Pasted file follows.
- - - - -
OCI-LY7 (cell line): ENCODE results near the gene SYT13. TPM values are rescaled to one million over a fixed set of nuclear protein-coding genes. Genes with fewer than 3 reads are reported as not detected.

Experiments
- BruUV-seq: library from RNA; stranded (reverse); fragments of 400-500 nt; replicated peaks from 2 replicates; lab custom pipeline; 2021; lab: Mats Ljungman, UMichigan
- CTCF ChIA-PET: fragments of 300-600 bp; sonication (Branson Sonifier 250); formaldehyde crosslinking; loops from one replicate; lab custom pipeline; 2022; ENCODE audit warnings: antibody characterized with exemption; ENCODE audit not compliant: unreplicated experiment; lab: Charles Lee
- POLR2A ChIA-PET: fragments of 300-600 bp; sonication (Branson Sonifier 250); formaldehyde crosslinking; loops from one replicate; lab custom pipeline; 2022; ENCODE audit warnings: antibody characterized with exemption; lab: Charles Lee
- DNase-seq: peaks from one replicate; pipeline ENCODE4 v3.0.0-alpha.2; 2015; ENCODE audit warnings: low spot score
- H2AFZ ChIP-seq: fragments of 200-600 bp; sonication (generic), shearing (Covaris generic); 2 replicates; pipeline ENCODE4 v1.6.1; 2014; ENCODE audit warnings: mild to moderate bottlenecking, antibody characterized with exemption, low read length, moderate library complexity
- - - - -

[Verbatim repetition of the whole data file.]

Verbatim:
OCI-LY7 (cell line): ENCODE results near the gene SYT13. TPM values are rescaled to one million over a fixed set of nuclear protein-coding genes. Genes with fewer than 3 reads are reported as not detected.

Experiments
- BruUV-seq: library from RNA; stranded (reverse); fragments of 400-500 nt; replicated peaks from 2 replicates; lab custom pipeline; 2021; lab: Mats Ljungman, UMichigan
- CTCF ChIA-PET: fragments of 300-600 bp; sonication (Branson Sonifier 250); formaldehyde crosslinking; loops from one replicate; lab custom pipeline; 2022; ENCODE audit warnings: antibody characterized with exemption; ENCODE audit not compliant: unreplicated experiment; lab: Charles Lee
- POLR2A ChIA-PET: fragments of 300-600 bp; sonication (Branson Sonifier 250); formaldehyde crosslinking; loops from one replicate; lab custom pipeline; 2022; ENCODE audit warnings: antibody characterized with exemption; lab: Charles Lee
- DNase-seq: peaks from one replicate; pipeline ENCODE4 v3.0.0-alpha.2; 2015; ENCODE audit warnings: low spot score
- H2AFZ ChIP-seq: fragments of 200-600 bp; sonication (generic), shearing (Covaris generic); 2 replicates; pipeline ENCODE4 v1.6.1; 2014; ENCODE audit warnings: mild to moderate bottlenecking, antibody characterized with exemption, low read length, moderate library complexity